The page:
Restoring the Crown #3: Pulling it All Apart

2023.01.24

The disassembly work begins

With these preparations complete, the task of disassembling the car could finally get underway. First, the team used a hoist to remove the transmission and Type R engine from the engine bay.

The Type R was a water-cooled, in-line four-cylinder engine with a displacement of 1453cc, producing 48hp at 4,000rpm. These engines had already been in use for over a year before the Crown’s release, including in the 1953 Toyopet Super and other passenger cars.

The Type R was the most technologically advanced Japanese engine of its time, with ongoing improvements continuing to boost power output for years after the Crown’s launch in 1955. This long-serving engine will remain part of Toyota’s history.

One of the big goals of this restoration was to make this engine capable of delivering the kind of power it did when the car first rolled off the production line.

The removed engine and transmission

Next to come out was the equally ground-breaking four-speed transmission, featuring a synchromesh system for smooth shifting to the top and second gears. Later advances saw synchromesh used for all gears.

From there, the engine headed to Testing Room 3 at the Kamigo Plant to be prepped for disassembly. The transmission was taken to the Kinuura Plant’s Quality Control Division for a complete overhaul.

A car built with passion

At first, Nishida’s five assembly team members were at a loss as to how to approach the disassembly task, as it is the exact opposite of what is required to put a car together. Fortunately, many were technicians with experience in key production-floor roles. As the work progressed, the pace of disassembly picked up until it far outstripped the initial schedule.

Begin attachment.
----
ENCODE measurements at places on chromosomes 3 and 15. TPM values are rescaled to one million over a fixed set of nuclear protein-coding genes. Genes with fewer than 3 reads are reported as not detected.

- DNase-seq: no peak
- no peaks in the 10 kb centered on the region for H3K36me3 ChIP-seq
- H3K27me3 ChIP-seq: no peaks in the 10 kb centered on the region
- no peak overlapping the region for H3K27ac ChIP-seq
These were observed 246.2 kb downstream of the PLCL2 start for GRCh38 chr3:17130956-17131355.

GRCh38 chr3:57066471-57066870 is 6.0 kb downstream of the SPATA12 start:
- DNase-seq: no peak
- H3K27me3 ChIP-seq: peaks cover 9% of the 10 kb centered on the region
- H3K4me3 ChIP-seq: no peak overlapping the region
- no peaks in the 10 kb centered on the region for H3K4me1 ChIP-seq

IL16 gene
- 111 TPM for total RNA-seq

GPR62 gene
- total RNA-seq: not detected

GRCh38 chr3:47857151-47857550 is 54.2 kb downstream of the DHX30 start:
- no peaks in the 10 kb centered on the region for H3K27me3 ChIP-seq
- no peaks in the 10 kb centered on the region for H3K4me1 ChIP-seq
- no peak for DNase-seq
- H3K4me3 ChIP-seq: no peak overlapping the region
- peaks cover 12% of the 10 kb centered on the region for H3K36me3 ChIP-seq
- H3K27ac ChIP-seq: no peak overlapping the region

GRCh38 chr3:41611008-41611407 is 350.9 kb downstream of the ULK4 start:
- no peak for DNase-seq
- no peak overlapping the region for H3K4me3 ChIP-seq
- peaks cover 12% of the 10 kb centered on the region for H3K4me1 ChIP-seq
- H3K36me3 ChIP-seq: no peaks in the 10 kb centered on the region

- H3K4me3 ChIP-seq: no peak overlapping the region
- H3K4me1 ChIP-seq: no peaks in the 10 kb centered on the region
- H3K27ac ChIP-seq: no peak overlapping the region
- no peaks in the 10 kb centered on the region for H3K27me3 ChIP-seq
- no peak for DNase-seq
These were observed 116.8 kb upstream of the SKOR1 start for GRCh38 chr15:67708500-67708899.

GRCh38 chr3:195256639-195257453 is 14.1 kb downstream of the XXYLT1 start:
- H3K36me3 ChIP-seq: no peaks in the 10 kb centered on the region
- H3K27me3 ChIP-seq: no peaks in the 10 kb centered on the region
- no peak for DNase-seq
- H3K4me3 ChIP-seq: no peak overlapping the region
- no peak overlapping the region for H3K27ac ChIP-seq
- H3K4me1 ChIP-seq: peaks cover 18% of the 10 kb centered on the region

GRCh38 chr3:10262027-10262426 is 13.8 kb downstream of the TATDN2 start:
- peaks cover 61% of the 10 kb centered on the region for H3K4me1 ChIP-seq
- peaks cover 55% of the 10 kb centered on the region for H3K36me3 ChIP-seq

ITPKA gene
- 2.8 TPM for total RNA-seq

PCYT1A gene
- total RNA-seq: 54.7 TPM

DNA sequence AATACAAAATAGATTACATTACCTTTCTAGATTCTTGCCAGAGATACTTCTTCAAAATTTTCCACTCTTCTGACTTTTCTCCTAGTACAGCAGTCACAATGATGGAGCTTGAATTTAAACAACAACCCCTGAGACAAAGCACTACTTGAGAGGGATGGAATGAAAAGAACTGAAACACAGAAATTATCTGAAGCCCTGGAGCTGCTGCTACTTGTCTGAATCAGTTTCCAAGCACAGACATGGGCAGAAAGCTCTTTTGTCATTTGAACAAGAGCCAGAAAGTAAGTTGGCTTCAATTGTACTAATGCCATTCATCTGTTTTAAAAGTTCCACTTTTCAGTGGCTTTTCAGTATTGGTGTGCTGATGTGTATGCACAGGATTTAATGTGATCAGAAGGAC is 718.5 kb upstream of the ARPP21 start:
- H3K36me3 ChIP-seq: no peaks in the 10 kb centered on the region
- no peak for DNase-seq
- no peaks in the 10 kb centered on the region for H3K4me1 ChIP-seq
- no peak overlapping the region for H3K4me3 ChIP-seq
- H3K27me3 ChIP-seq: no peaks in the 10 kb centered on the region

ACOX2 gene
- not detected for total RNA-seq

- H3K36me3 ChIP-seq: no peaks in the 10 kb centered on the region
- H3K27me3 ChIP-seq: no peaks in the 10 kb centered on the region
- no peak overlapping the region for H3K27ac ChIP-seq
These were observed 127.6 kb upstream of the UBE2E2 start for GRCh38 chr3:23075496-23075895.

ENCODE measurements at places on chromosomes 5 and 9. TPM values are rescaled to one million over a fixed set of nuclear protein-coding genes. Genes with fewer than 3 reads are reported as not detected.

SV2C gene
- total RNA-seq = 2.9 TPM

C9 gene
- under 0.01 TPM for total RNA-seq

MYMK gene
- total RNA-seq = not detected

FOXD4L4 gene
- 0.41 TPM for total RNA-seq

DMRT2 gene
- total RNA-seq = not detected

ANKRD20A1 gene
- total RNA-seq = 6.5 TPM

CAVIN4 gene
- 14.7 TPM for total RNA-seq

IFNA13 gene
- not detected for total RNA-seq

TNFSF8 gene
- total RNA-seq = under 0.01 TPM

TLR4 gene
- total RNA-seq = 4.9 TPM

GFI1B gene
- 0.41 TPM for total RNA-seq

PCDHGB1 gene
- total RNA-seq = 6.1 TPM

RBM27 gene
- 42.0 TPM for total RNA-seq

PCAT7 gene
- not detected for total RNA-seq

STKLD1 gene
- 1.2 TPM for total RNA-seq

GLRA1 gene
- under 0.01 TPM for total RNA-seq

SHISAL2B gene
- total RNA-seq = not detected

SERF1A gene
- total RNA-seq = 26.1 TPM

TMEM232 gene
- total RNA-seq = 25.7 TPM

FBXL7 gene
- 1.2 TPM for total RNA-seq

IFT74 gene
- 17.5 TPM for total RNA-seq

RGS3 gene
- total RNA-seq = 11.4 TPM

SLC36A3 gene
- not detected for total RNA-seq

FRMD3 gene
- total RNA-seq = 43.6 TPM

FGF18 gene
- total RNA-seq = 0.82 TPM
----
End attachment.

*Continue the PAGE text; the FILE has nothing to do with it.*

Hopping into the car to carefully remove interior components
Steering wheel and shaft

In the process of removing various parts from the body and chassis, pulling them apart, and checking their condition, the members came across numerous discoveries and surprises not found in their regular work of assembling new cars. Nishida spoke for his team.

Nishida

In general, the first-generation Crown has a simple design, but certain aspects are completely different from the cars of today. Much time and effort have gone into making many of these parts.

For instance, we were surprised to find that the front radiator grille was hammered out of sheet metal—that is, it was made by hand. The door locks weren’t electric as they are today, but rather a mechanism that combined springs and cams. When we disassembled such parts, at first I was worried that we might not be able to put them back together.

Pulling out the interior exposed the corrosion in the body floor.

As he went about the disassembly work, however, these concerns vanished. In each part, Nishida could see the remarkable skills and dedication of the car’s original creators.

Nishida

Although I had expected it to a degree, the high level of craftsmanship that must have been the norm lived on in the details. I was struck by the incredible skills of the people back then.

What’s more, the parts were designed to be easily disassembled for repair, unlike today’s components which are made with replacement in mind. I think that’s why both owners and mechanics found joy in servicing and repairing these cars, something that you can’t expect in the cars of today.

These parts reflected the passion of the original makers, an intimate relationship between people and cars that is different from what we have now.

Inspection team members compare the actual wiring harness against circuit drawings.

When the first-generation Crown was launched in the mid-1950s, and during the 1960s boom in car ownership, cars were a far greater status symbol than they are today. For an owner, reading the car’s manual was a special pleasure.